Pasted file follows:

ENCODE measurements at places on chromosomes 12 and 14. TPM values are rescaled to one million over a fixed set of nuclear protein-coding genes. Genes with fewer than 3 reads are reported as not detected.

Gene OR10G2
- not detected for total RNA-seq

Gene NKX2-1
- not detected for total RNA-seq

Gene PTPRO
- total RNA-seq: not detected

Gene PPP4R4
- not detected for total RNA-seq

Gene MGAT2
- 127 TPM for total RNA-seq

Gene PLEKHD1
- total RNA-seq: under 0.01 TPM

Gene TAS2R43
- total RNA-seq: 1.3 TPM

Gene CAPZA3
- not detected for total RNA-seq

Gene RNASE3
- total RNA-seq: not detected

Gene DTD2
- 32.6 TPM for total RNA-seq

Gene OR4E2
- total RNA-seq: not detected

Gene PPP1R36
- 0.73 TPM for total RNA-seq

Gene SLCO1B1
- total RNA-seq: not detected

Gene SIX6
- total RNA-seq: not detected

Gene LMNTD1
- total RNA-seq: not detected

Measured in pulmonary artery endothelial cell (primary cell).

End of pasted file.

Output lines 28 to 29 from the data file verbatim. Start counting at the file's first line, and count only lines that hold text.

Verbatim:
Gene SIX6
- total RNA-seq: not detected